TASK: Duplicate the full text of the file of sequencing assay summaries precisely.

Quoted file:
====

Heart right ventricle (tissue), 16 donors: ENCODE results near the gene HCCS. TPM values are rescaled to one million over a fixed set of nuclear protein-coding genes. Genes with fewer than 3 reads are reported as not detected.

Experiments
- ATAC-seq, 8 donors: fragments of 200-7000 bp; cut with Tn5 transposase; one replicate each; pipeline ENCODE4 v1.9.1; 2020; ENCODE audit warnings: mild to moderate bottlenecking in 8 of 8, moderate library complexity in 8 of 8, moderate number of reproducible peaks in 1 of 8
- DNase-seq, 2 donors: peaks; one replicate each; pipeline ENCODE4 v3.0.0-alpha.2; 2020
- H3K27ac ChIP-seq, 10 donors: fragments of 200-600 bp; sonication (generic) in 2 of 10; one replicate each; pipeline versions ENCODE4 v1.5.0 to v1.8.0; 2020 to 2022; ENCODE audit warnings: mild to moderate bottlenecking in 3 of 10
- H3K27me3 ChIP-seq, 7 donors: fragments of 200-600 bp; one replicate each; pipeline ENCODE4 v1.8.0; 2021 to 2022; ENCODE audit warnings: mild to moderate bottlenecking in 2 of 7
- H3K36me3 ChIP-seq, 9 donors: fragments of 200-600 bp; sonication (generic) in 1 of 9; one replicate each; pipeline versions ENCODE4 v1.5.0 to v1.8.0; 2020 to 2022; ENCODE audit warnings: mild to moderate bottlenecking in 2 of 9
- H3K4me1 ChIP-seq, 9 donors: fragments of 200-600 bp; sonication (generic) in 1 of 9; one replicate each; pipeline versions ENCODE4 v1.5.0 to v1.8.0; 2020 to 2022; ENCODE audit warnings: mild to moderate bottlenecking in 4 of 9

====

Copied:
Heart right ventricle (tissue), 16 donors: ENCODE results near the gene HCCS. TPM values are rescaled to one million over a fixed set of nuclear protein-coding genes. Genes with fewer than 3 reads are reported as not detected.

Experiments
- ATAC-seq, 8 donors: fragments of 200-7000 bp; cut with Tn5 transposase; one replicate each; pipeline ENCODE4 v1.9.1; 2020; ENCODE audit warnings: mild to moderate bottlenecking in 8 of 8, moderate library complexity in 8 of 8, moderate number of reproducible peaks in 1 of 8
- DNase-seq, 2 donors: peaks; one replicate each; pipeline ENCODE4 v3.0.0-alpha.2; 2020
- H3K27ac ChIP-seq, 10 donors: fragments of 200-600 bp; sonication (generic) in 2 of 10; one replicate each; pipeline versions ENCODE4 v1.5.0 to v1.8.0; 2020 to 2022; ENCODE audit warnings: mild to moderate bottlenecking in 3 of 10
- H3K27me3 ChIP-seq, 7 donors: fragments of 200-600 bp; one replicate each; pipeline ENCODE4 v1.8.0; 2021 to 2022; ENCODE audit warnings: mild to moderate bottlenecking in 2 of 7
- H3K36me3 ChIP-seq, 9 donors: fragments of 200-600 bp; sonication (generic) in 1 of 9; one replicate each; pipeline versions ENCODE4 v1.5.0 to v1.8.0; 2020 to 2022; ENCODE audit warnings: mild to moderate bottlenecking in 2 of 9
- H3K4me1 ChIP-seq, 9 donors: fragments of 200-600 bp; sonication (generic) in 1 of 9; one replicate each; pipeline versions ENCODE4 v1.5.0 to v1.8.0; 2020 to 2022; ENCODE audit warnings: mild to moderate bottlenecking in 4 of 9